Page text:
A couple of things coalesced around the time I turned 30 that sent me off in a direction  hadn't even considered. and one was the emergence of a library arts series, whereupon we were urged, as staff members, to submit and display our work.  As a writer, I wasn't sure if that request even pertained to me, but my first stab, at a co-workers urging, was an unrolling roll of text that spanned the first floor and went up the stairs to the 3rd Floor and around the gallery space.  Another was sheets of muslin hung museum banner style and covered in text. I was trying, but felt limited in just working with text, almost as if there was a certain visually-oriented desire itching in my fingers and about to be born.   Those installations, however, gave me a little confidence, and in 2004 I wound up taking a summer workshop down at the Book and Paper Center on collage techniques.  By that fall, you couldn't stop me.  Drawing I sucked at, but I could cut and paste like a pro. Mostly I just made things for either the art shows or myself, but in 2007, I started selling a lot of the originals pretty successfully on Etsy.  It was of course the early days of the venue, when getting seen was a lot easier than it would become later.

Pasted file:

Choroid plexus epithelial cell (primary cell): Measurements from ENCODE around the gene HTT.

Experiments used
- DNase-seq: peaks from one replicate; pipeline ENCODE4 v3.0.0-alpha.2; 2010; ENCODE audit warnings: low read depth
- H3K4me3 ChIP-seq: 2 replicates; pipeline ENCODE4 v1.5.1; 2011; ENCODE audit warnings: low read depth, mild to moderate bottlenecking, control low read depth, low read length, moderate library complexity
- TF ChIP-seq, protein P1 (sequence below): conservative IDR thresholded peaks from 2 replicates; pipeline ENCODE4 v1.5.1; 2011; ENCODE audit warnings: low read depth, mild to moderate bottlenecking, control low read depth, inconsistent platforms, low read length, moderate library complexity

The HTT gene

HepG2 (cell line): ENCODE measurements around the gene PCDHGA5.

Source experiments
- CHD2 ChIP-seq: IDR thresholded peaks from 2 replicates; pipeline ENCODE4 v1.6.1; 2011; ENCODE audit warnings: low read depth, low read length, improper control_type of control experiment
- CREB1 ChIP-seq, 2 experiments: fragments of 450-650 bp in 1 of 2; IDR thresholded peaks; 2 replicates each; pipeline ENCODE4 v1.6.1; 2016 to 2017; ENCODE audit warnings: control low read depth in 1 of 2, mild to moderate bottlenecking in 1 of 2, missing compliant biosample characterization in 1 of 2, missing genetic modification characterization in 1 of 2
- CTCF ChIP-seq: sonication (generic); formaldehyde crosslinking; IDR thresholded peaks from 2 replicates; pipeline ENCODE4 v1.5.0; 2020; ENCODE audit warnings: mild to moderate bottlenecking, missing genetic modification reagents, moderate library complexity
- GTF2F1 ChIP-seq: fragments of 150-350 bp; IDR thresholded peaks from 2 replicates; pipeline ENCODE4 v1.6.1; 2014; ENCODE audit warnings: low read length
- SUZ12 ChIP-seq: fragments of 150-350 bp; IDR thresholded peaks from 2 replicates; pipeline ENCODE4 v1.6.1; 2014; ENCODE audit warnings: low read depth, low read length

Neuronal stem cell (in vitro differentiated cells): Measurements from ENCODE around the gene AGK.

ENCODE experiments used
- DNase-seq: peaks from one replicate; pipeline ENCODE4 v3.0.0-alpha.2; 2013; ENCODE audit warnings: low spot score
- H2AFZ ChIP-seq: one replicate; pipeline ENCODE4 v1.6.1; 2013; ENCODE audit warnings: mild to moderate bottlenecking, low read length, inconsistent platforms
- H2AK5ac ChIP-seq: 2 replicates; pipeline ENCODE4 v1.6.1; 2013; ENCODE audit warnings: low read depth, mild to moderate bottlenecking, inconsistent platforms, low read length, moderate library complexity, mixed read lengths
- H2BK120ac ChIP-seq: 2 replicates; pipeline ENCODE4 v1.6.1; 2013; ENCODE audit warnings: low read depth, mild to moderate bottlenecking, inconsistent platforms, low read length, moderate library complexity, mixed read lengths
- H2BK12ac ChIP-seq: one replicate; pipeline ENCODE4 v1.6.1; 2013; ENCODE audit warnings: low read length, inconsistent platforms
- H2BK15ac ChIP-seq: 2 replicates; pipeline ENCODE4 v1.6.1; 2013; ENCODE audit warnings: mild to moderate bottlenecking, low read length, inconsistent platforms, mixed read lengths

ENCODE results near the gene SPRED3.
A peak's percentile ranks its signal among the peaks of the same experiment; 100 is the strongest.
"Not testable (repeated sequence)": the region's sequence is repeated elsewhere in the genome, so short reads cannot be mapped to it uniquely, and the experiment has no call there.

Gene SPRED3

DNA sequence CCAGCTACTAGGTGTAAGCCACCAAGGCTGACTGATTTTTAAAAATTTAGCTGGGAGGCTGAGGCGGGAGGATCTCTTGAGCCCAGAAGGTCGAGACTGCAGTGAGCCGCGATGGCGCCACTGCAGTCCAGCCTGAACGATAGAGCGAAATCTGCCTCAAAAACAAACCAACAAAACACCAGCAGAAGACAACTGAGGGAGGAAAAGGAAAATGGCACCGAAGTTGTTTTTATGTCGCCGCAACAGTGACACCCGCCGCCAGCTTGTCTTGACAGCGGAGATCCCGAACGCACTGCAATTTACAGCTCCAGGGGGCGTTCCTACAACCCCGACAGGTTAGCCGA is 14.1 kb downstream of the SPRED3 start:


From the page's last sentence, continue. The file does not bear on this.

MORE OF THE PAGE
The other factor was the press.  When I started dgp in 2004, I was initially mostly using readymade artwork for covers, either photos or artwork the poet had arranged for us to use, or simple vintage images and graphics. My design skills were pretty much limited, and only in the next few years, did I actually start designing pieces, either digitally or manually for the books we publish.  We still use a mix of approaches--sometimes other artists/designers, sometimes me, sometimes even the author themselves, but I do get to work on a lot of covers every publications season, which is one of my favorites parts of running the press. Over time, I've graduated from paper and digital collage to other things--printmaking, book sculptures, painting. I'm still learning when it comes to most of these and still very uncertain.  Tomorrow night, I get to learn silk screening for the first time for an AofR workshop, which I am excited about.